Mercedes-Benz has just become the first carmaker to get approval for Level 3 autonomous driving in the United States. The system will only be in use in Nevada, but the carmaker is planning to extend it to other states.
The first cars to get the function will be the Mercedes-Benz S-Class and the EQS electric sedan. According to the Society of Automotive Engineers (SAE), Level 3 autonomous driving refers to a vehicle capable of driving without human intervention under limited conditions. It will not operate unless all required conditions are met. “You are not driving when these automated driving features are engaged – even if you are seated in the driver’s seat,” SAE explains.
Drive Pilot uses a plethora of cameras, LiDAR sensors, and GPS tracking. It also monitors the driver’s attention and makes sure they will not fall asleep while the car is in motion.
The system that Mercedes developed, Drive Pilot, can only operate at speeds of up to 37 mph (60 km/h). In late June, in Europe, a new regulation (UN Regulation No. 157) greenlighted the system for speeds up to 130 km/h (81 mph).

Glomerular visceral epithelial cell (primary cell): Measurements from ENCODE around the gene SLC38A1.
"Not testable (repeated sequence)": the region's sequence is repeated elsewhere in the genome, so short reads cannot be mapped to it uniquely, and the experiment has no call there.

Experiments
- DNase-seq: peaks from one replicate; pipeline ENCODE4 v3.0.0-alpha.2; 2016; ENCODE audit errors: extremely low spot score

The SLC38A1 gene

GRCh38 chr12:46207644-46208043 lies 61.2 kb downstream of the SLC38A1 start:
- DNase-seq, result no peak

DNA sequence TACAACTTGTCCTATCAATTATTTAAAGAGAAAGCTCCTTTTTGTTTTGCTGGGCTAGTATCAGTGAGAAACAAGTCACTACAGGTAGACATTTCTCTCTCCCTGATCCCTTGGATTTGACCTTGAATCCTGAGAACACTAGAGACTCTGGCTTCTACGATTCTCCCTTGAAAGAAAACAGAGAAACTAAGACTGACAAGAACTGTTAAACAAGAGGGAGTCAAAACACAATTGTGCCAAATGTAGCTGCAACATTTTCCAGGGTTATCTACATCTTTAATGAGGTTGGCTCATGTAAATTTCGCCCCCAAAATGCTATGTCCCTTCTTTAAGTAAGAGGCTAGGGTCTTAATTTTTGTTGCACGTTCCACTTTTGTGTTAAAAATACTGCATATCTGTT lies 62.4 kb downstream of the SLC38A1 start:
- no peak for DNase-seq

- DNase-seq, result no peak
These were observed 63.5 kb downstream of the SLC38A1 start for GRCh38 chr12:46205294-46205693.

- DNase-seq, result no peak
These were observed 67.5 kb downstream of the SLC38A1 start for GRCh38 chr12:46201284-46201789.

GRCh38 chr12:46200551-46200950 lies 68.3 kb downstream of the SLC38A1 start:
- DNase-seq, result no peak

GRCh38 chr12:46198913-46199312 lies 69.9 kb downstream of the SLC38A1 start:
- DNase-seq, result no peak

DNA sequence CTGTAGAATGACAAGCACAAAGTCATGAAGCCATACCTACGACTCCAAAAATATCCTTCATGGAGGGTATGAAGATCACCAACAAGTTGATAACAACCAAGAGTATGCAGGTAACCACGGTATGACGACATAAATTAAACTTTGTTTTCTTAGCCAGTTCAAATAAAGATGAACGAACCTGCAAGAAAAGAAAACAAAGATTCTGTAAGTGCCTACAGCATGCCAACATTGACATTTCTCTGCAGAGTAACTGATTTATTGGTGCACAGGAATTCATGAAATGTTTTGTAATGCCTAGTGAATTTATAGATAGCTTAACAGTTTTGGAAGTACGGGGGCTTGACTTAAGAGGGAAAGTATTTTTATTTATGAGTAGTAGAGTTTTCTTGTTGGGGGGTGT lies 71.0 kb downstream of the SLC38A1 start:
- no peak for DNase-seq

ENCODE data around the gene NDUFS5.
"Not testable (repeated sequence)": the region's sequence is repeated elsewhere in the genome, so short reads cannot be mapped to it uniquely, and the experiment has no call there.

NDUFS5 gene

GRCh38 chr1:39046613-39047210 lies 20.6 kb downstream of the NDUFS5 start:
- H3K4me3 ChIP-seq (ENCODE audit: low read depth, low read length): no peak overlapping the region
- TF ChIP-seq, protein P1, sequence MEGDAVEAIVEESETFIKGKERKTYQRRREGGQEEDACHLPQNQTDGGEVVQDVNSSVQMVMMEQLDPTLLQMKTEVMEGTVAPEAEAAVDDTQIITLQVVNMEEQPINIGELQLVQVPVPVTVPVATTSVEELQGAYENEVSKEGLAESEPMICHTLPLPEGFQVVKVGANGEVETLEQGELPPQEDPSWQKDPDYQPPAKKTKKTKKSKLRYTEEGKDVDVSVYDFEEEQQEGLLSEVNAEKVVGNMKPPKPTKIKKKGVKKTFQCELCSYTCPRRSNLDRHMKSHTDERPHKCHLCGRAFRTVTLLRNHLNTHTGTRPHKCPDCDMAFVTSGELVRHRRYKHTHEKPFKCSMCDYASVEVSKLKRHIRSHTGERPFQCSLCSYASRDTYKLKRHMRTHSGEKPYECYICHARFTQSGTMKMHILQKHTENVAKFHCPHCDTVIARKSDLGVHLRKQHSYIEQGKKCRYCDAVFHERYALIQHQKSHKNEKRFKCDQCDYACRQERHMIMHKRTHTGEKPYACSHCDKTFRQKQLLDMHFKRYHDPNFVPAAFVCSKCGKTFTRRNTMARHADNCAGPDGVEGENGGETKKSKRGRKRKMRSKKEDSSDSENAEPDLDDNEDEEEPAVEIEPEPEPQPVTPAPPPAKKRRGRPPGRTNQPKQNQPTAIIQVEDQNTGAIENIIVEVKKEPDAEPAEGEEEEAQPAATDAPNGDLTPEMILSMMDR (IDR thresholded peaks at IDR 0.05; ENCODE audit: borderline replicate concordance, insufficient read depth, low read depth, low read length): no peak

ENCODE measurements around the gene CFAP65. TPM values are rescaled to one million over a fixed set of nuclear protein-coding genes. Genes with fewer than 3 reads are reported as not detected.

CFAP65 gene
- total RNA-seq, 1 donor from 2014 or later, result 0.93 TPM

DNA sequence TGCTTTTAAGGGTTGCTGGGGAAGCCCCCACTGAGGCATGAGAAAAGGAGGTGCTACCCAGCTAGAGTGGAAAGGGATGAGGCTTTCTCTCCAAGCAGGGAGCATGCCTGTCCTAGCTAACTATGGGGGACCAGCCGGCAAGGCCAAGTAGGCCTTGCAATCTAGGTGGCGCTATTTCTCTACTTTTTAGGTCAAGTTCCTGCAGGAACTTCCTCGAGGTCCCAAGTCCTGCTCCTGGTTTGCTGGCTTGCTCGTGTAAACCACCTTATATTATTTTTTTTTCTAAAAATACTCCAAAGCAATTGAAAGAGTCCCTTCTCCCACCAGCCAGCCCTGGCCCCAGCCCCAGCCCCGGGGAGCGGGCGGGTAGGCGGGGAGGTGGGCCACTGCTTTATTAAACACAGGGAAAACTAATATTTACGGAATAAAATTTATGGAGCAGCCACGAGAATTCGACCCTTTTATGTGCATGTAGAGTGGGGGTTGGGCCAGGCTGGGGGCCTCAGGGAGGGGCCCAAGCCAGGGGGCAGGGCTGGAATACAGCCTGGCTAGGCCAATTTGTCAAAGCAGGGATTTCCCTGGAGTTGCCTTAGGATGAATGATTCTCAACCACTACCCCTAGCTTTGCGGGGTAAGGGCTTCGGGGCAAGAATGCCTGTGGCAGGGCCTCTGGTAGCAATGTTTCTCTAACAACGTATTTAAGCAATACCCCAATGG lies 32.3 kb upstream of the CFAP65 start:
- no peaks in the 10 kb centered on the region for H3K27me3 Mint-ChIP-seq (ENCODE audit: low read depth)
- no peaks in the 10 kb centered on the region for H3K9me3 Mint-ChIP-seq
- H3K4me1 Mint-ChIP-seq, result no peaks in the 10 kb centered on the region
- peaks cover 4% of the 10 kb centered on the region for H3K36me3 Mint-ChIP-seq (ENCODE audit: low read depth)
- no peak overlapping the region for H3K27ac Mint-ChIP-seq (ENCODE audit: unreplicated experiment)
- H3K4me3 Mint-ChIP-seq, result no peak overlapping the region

But not in the U.S. yet, where the system will mostly be useful in traffic jams, with the driver performing other tasks. But they need to stay alert, as – according to SAE – “When the feature requests, you must drive.”
If the driver fails to take control when the system asks them to, the car will safely come to a stop within ten seconds.
Mercedes-Benz also applied for Level 3 autonomous driving certification in California
Mercedes-Benz is also targeting the achievement of a similar certification in California for its Level 3 autonomous driving. The Drive Pilot feature is already available in Europe for the EQS and the S-Class. Future owners of the S-Class and EQS can tick the box for the Automatic Lane Change Assist as well. The feature allows cars to change lanes performing all the accompanying tasks: activating the turn indicator, making sure the lane is free, and moving to the desired lane.
Mercedes will take full responsibility in case of accidents while the system is engaged.